Greenland – the green land of the Inuit.
Greenland, a word that evokes island, isolation, “eskimos” and of course global warming. It is inside this inhospitable land where some of the oldest rocks on Earth are, maybe this can explain the magnetism and mystery of this inhospitable island that holds in its very bowels the geological history of the Planet. It is hard to imagine that we were in the northernmost piece of land in the world and also one of the most endangered places today.
“Greenland” in the local language is “Kalaallit Nunaat” which means “our land”, not actually meaning possession, but the land in which we live. For the Inuit people there is no my land or your land, there are no boundaries to them because they consider themselves part of a whole environment. It is their belief that everything is connected to Earth: the ancestors, the language, the food and even a great spirit that connects them all. It is no doubt an enviable connection to the place where they live.
To reach the beginning of the huge mass of ice, it was necessary to walk 18 km towards countryside, overcoming our own limits and facing major challenges in the process.
With 1.71 million km² (2.85 million km³), the Great Greenland Ice Sheet is the second largest ice mass on Earth, behind only Antarctica, a vast area that covers approximately 80% of the entirety of the world’s largest island, the ice thickness can reach up to 3 km at its thickest point, stable even during warming times, Greenland has proved to be one of the most sensitive places to the current climate changes.
We know there are events and natural cycles, and that Earth has been steadily getting warmer since the end of the last ice age. However, since the beginning of the exploration in the Arctic for nearly 100 years, scientists have reported a worrying ice melting acceleration, stimulated in large part by societies driven by fossil fuels.
By analyzing samples of huge glaciers, scientists can examine air bubbles trapped in ice for thousands of years and, inside them, extensive information about past eras can be harvested. When these data are compared with the current levels of pollutants in our atmosphere, the maginitude of the problem becomes apparent: man has never lived in an atmosphere like the present one.
In May 2013 the concentration of carbon dioxide in our atmosphere reached 400 parts per million, the highest since 3 million years ago.
The sea should be completely frozen this time of year, but the cracks denounce that something is wrong here. The Earth is in its warmest phase in 11,300 years, since the 1970s the Arctic retreats 12% per decade and, since 1992 the Great Greenland Ice Sheet has lost 140 billion tons of ice per year.
The damage we cause to the planet is irreparable. Even if we stop today to launch greenhouse effect gases in the atmosphere, all that we have already launched would continue to warm the Planet for centuries ahead. The dark parts appearing on the ice are pollution and earth residues, in an increasingly warmer place, the wind carries the dark and dry earth to the great sheet, the dark particles absorb more heat and causes the ice to melt even faster than the white parts, which can give back part of the radiation they receive, rocks that had never been seen begin to awake mid-thaw.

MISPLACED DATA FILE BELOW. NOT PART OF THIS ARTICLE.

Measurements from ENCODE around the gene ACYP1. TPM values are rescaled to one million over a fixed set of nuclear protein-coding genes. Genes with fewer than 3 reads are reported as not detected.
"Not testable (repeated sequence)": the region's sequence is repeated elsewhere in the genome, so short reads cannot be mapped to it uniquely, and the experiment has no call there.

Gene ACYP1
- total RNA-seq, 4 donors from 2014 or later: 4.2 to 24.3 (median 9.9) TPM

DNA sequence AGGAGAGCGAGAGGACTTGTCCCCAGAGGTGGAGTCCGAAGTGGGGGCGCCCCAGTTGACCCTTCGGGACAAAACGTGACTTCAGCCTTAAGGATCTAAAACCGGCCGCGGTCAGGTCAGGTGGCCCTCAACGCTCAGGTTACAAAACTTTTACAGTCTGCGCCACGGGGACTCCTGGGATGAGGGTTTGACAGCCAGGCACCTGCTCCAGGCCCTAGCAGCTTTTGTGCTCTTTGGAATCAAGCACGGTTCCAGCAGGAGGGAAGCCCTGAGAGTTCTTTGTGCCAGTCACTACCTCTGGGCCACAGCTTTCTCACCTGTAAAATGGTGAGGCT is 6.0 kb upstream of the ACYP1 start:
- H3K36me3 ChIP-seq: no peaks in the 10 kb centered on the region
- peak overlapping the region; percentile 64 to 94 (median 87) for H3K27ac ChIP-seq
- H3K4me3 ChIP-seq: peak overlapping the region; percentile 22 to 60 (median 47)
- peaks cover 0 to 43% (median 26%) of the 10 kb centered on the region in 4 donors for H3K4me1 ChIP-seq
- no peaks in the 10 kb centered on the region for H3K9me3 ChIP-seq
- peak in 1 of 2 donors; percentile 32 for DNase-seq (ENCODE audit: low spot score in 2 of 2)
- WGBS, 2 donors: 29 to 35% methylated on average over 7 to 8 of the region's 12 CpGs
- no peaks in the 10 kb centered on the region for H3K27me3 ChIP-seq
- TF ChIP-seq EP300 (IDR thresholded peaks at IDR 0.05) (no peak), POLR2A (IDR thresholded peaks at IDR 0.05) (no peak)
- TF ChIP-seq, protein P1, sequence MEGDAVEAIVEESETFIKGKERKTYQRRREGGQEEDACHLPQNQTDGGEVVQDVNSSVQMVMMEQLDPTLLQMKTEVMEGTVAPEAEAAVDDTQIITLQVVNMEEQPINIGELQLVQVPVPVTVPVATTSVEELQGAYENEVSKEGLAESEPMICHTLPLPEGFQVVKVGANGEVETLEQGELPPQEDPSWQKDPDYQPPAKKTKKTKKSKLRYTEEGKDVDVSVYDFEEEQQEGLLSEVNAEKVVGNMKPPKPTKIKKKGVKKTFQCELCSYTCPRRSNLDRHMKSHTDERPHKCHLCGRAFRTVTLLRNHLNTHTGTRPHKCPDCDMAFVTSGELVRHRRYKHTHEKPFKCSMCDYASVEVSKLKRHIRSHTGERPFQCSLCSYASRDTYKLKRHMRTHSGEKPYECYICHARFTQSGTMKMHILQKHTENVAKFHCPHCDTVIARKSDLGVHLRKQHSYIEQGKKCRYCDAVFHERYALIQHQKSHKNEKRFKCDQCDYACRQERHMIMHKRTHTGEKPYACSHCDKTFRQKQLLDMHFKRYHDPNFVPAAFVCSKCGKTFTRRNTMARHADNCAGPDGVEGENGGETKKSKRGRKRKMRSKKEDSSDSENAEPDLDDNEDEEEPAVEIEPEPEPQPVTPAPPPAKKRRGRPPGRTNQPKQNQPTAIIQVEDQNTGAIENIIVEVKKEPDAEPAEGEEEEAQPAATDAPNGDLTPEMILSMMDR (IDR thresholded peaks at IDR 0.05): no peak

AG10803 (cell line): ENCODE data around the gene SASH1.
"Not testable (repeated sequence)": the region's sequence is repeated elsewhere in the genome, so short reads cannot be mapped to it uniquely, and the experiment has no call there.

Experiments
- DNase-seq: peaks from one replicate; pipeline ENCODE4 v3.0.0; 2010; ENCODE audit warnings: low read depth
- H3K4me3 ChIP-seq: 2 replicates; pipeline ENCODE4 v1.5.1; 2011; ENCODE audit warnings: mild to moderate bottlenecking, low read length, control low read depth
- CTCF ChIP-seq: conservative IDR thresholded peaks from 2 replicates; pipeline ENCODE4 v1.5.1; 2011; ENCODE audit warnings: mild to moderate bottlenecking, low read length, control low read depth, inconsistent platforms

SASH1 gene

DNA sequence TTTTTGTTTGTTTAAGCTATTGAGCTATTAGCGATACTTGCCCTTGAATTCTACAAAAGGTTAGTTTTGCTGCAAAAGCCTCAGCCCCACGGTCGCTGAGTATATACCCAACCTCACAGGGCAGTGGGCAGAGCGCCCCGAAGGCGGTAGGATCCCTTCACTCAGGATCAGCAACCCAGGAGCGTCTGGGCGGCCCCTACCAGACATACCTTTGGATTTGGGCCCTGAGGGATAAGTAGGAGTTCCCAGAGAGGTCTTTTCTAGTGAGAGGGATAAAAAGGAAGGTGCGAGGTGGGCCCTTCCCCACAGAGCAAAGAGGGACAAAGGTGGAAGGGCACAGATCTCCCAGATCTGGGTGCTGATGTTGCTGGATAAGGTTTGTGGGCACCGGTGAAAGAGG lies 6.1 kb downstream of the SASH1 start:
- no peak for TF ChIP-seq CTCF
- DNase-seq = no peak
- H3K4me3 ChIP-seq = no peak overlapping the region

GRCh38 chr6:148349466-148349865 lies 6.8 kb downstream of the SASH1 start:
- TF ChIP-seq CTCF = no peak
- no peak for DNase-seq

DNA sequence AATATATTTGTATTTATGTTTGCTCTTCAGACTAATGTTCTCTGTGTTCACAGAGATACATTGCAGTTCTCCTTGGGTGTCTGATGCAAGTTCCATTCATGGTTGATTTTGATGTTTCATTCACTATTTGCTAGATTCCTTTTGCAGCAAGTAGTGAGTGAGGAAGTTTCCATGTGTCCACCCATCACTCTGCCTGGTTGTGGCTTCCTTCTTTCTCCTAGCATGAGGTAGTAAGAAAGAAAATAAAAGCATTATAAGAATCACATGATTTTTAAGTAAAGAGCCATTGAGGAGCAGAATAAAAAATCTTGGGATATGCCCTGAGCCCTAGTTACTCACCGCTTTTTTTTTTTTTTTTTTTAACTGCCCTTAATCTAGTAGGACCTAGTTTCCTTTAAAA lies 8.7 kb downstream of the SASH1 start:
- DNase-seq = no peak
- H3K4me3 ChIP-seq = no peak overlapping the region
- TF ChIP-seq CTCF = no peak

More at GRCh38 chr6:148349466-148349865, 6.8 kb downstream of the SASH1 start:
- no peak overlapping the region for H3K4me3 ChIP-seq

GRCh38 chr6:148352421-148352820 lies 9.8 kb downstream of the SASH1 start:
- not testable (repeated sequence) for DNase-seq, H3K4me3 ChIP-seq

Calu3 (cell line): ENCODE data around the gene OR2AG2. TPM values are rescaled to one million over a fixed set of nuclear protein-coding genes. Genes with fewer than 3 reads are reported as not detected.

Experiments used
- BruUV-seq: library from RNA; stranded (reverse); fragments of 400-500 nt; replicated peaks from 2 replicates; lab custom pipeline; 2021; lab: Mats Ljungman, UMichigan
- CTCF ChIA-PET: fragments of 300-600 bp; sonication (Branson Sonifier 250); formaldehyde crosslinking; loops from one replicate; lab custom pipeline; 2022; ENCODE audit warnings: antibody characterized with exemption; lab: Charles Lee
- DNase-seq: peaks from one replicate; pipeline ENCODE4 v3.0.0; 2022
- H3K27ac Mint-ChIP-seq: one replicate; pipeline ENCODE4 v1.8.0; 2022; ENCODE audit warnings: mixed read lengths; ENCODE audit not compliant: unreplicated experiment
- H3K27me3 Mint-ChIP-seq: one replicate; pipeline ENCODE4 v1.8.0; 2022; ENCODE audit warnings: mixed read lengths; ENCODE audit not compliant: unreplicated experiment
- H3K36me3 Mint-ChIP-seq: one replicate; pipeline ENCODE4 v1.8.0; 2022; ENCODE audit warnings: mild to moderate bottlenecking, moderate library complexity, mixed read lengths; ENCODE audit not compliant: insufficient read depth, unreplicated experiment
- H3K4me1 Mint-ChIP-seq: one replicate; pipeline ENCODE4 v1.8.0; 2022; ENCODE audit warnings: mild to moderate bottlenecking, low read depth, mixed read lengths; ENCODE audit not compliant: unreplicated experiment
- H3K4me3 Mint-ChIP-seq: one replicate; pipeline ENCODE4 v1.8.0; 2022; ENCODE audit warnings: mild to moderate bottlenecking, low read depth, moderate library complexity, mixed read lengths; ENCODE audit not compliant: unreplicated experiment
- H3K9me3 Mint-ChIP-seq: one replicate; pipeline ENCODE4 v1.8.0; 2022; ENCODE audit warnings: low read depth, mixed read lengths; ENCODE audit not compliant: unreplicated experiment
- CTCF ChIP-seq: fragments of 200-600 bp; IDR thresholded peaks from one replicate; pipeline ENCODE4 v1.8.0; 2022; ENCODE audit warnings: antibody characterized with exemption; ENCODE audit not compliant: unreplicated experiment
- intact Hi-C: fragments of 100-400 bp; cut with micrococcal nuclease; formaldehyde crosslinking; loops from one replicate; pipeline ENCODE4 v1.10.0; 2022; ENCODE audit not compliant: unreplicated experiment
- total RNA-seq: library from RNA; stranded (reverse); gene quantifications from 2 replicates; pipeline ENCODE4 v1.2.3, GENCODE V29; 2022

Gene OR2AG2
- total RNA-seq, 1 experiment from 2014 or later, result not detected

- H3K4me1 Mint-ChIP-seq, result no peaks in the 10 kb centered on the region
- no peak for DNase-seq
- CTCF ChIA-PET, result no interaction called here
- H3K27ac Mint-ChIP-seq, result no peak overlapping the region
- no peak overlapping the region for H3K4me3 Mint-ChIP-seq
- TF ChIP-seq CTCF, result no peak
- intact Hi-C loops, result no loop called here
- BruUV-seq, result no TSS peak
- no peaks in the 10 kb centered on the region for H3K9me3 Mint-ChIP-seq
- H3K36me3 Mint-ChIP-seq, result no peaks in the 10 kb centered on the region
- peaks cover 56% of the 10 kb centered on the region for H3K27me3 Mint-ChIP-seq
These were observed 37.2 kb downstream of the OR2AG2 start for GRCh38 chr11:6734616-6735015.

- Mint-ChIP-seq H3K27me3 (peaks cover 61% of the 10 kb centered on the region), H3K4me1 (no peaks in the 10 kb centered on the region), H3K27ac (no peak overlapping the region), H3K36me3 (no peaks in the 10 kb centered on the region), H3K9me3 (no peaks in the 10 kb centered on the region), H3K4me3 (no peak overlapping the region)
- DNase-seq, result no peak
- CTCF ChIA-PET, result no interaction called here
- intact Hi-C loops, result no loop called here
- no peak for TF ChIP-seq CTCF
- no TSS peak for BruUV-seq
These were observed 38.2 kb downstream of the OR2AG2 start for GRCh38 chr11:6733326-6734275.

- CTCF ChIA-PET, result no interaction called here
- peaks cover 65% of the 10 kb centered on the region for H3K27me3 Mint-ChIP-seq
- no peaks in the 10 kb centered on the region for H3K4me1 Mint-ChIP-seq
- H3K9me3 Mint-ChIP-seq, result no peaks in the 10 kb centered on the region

On July 8th, 2012 during summer in the Northern Hemisphere, a NASA satellite released an image that shocked the world: The data showed that 97% of the island had at least a thin layer of melted ice and, the worst, this had happened in just four days.
The melting of glaciers is not the only tragedy in the Arctic.
Chemical wastes, from all around the world are being thrown into the atmosphere poisoning the air, land and water sources. By observing the ice formed 50 years ago, scientists have found increasing traces of heavy metals such as mercury, lead and pesticides like DDT causing illness and premature deaths of humans and other animals. These pollutants travel long distances in the form of gas, they condense and fall on the snow that melts and enter the ocean contaminating the food chain. Every time one being feeds by another, the concentration and toxicity are increasing in the chain, these substances have been found even in breast milk of Inuit women.
The levels of these substances have grown exponentially over the years, the blood of Inuit have some of the highest rates of heavy metals in the world. With increasing oil exploration in the Arctic region this situation will only get worse.
As in a poker game, where someone deals the cards, we call the shots by dealing the cards to Earth and it seems we are not dealing the best ones.
Here, where the signs of global warming are more visible, we found that there was a consensus among the local people and scientists: the summers are getting warmer in Greenland. In early fall the amount of icebergs that reached the bay of Narsarsuaq was worrying, they sounded like huge tears of ice poured by the great Mother Earth.
At one point, during a conversation with the local people, we said that in Brazil there are many skeptics of global warming, this time an Inuit lady changed her expression and said: “if they have doubts about its existence, here we know exactly what it means.”
It is shocking to realize the speed at which these icebergs melted, some larger than a car, melted in less than 48 hours, and we are talking about a very cold place in the Arctic, drop by drop, they will become part of an increasingly warm ocean.
It has never been so hot in the Land of Inuits anyway; at least, no man has seen it before.
Here, at the Arctic Circle feet where the sky gives to the visitors’ eyes beautiful northern lights, we follow our trip on the top of the world.
Learn more by watching the documentary: